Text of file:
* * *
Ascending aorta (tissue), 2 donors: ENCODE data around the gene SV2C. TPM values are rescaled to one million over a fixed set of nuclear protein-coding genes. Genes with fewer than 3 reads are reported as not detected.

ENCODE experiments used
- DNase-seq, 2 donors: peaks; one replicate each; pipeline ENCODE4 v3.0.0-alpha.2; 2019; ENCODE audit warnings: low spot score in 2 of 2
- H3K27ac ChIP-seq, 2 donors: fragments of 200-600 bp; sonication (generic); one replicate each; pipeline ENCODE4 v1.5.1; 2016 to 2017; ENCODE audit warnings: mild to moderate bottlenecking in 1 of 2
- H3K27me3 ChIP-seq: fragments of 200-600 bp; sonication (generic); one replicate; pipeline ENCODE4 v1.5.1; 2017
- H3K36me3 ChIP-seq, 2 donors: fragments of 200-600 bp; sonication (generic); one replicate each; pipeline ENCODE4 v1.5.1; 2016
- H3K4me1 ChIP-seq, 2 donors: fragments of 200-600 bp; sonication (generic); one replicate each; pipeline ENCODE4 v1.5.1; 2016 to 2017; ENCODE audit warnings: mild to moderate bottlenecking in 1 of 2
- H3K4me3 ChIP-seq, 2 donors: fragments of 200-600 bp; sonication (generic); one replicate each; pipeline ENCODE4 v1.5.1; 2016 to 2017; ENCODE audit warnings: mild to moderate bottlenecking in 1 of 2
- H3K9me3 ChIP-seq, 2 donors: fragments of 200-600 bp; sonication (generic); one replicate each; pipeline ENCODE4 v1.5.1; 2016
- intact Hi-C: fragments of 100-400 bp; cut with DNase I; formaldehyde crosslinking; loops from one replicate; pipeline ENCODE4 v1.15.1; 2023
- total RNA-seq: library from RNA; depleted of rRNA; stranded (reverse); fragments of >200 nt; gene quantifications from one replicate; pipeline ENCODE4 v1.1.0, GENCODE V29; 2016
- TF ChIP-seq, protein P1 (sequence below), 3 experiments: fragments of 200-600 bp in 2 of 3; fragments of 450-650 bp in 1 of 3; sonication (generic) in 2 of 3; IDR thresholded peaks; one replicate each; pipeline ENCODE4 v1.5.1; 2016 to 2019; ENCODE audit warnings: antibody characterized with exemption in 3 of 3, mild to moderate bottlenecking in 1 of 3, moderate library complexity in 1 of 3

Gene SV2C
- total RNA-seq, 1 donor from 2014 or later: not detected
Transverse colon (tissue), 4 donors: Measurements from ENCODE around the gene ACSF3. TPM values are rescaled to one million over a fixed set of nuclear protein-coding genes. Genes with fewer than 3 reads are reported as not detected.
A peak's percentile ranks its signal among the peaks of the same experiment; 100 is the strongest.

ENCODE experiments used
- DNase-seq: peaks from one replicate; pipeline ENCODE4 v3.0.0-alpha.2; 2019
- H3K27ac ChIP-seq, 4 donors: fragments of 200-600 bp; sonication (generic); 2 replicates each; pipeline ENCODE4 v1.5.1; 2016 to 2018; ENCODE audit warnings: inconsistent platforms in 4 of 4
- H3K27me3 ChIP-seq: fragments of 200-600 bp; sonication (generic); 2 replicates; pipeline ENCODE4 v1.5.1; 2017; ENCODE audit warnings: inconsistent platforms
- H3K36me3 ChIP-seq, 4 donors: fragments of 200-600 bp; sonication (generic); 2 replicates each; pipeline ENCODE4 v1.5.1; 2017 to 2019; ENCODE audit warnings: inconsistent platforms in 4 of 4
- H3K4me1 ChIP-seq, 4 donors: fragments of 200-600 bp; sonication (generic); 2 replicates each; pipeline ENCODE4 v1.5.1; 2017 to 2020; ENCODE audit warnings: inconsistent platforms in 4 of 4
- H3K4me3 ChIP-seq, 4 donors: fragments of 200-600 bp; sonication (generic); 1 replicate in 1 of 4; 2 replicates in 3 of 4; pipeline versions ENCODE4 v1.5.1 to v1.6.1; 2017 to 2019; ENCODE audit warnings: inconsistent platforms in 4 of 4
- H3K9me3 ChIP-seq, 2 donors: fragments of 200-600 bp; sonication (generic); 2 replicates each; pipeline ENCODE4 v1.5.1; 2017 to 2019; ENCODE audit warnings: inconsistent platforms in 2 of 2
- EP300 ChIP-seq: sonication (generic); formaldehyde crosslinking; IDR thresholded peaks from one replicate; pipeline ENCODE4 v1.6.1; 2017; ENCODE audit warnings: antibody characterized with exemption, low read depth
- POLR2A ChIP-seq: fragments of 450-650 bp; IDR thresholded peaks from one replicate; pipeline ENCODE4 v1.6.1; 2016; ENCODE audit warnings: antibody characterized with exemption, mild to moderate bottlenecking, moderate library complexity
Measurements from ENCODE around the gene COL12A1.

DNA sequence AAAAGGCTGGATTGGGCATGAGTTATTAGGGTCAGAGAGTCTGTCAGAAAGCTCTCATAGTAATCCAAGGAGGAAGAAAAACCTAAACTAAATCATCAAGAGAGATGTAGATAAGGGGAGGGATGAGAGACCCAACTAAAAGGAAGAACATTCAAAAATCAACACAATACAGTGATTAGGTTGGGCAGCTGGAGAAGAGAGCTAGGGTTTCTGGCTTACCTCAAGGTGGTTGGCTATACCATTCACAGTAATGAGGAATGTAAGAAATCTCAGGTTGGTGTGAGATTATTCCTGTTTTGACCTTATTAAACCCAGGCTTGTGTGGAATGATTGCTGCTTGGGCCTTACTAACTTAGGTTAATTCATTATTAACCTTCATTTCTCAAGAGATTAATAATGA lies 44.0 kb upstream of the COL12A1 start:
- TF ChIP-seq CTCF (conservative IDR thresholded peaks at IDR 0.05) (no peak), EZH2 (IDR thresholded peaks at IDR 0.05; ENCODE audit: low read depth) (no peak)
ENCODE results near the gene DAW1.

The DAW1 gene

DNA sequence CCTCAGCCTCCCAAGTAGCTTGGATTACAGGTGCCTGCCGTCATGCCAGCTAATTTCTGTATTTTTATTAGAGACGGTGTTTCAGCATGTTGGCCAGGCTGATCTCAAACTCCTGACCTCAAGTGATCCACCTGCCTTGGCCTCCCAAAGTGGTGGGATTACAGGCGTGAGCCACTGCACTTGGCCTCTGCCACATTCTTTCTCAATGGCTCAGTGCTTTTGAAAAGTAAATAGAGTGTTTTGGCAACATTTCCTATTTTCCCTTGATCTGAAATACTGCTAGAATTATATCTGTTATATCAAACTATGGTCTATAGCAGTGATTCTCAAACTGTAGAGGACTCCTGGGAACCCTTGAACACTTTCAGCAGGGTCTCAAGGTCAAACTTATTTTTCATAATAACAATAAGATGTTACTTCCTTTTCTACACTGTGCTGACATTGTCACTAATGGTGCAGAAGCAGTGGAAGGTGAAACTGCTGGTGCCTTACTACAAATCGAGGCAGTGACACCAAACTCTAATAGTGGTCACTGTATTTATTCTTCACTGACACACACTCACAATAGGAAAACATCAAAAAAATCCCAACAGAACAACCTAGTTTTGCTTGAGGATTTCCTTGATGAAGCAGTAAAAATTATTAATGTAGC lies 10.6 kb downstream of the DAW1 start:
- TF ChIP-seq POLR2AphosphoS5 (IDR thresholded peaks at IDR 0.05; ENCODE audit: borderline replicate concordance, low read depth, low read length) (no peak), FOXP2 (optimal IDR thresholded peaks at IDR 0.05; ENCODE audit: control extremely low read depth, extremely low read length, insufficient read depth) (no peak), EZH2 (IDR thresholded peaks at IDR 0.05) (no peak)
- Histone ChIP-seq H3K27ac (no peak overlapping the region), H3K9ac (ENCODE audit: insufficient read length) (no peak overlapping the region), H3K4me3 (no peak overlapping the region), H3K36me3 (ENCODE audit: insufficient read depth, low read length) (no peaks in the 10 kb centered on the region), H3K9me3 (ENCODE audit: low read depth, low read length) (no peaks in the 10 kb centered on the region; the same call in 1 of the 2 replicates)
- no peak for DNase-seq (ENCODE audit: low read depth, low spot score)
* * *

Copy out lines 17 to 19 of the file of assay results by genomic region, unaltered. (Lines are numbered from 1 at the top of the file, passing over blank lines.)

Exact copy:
ENCODE experiments used
- DNase-seq: peaks from one replicate; pipeline ENCODE4 v3.0.0-alpha.2; 2019
- H3K27ac ChIP-seq, 4 donors: fragments of 200-600 bp; sonication (generic); 2 replicates each; pipeline ENCODE4 v1.5.1; 2016 to 2018; ENCODE audit warnings: inconsistent platforms in 4 of 4